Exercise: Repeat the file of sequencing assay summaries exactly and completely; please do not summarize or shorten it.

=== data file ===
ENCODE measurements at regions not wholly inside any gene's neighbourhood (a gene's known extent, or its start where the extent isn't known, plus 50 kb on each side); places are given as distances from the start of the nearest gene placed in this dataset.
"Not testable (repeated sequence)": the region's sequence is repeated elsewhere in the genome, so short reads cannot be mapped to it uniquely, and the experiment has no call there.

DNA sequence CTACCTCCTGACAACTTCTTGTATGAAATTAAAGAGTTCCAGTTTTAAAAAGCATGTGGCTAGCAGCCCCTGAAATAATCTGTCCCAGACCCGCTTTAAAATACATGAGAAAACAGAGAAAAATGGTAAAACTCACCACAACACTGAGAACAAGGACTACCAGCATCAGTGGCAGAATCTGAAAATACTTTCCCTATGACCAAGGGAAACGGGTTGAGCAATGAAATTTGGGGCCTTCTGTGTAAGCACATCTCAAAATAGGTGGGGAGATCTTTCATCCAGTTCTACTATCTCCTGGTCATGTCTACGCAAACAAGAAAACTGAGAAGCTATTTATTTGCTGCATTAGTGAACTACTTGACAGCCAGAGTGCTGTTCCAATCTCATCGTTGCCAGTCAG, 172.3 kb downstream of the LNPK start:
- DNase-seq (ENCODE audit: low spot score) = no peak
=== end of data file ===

ENCODE measurements at regions not wholly inside any gene's neighbourhood (a gene's known extent, or its start where the extent isn't known, plus 50 kb on each side); places are given as distances from the start of the nearest gene placed in this dataset.
"Not testable (repeated sequence)": the region's sequence is repeated elsewhere in the genome, so short reads cannot be mapped to it uniquely, and the experiment has no call there.

DNA sequence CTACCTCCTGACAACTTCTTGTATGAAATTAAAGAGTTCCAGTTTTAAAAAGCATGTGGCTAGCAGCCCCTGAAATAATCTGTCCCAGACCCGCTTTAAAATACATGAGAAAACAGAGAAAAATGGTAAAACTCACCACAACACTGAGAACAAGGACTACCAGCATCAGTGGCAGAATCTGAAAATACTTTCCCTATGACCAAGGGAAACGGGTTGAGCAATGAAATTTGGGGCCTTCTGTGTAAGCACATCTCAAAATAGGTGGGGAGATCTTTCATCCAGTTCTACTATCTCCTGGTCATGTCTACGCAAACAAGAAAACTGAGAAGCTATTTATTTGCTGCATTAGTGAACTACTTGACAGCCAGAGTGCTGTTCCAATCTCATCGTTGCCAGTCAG, 172.3 kb downstream of the LNPK start:
- DNase-seq (ENCODE audit: low spot score) = no peak